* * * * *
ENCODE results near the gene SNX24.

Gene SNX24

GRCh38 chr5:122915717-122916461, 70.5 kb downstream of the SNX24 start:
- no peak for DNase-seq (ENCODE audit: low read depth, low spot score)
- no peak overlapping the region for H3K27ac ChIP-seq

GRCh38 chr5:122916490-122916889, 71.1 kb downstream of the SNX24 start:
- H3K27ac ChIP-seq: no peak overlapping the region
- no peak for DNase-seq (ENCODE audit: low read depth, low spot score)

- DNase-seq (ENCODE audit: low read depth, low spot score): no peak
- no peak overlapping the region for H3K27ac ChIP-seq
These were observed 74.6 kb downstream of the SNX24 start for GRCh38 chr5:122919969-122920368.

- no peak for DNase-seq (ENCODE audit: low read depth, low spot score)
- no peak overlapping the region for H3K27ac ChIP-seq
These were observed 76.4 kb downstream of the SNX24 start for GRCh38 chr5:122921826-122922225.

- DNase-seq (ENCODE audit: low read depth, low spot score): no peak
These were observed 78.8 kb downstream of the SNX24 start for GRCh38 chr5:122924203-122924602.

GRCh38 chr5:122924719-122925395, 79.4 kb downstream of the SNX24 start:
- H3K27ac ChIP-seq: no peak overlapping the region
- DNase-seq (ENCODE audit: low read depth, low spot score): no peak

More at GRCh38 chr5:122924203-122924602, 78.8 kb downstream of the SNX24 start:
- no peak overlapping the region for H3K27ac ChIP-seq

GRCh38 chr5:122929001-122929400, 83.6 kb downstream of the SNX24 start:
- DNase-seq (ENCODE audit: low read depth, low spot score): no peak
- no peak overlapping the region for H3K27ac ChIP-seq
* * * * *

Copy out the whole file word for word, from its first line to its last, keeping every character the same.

ENCODE results near the gene SNX24.

Gene SNX24

GRCh38 chr5:122915717-122916461, 70.5 kb downstream of the SNX24 start:
- no peak for DNase-seq (ENCODE audit: low read depth, low spot score)
- no peak overlapping the region for H3K27ac ChIP-seq

GRCh38 chr5:122916490-122916889, 71.1 kb downstream of the SNX24 start:
- H3K27ac ChIP-seq: no peak overlapping the region
- no peak for DNase-seq (ENCODE audit: low read depth, low spot score)

- DNase-seq (ENCODE audit: low read depth, low spot score): no peak
- no peak overlapping the region for H3K27ac ChIP-seq
These were observed 74.6 kb downstream of the SNX24 start for GRCh38 chr5:122919969-122920368.

- no peak for DNase-seq (ENCODE audit: low read depth, low spot score)
- no peak overlapping the region for H3K27ac ChIP-seq
These were observed 76.4 kb downstream of the SNX24 start for GRCh38 chr5:122921826-122922225.

- DNase-seq (ENCODE audit: low read depth, low spot score): no peak
These were observed 78.8 kb downstream of the SNX24 start for GRCh38 chr5:122924203-122924602.

GRCh38 chr5:122924719-122925395, 79.4 kb downstream of the SNX24 start:
- H3K27ac ChIP-seq: no peak overlapping the region
- DNase-seq (ENCODE audit: low read depth, low spot score): no peak

More at GRCh38 chr5:122924203-122924602, 78.8 kb downstream of the SNX24 start:
- no peak overlapping the region for H3K27ac ChIP-seq

GRCh38 chr5:122929001-122929400, 83.6 kb downstream of the SNX24 start:
- DNase-seq (ENCODE audit: low read depth, low spot score): no peak
- no peak overlapping the region for H3K27ac ChIP-seq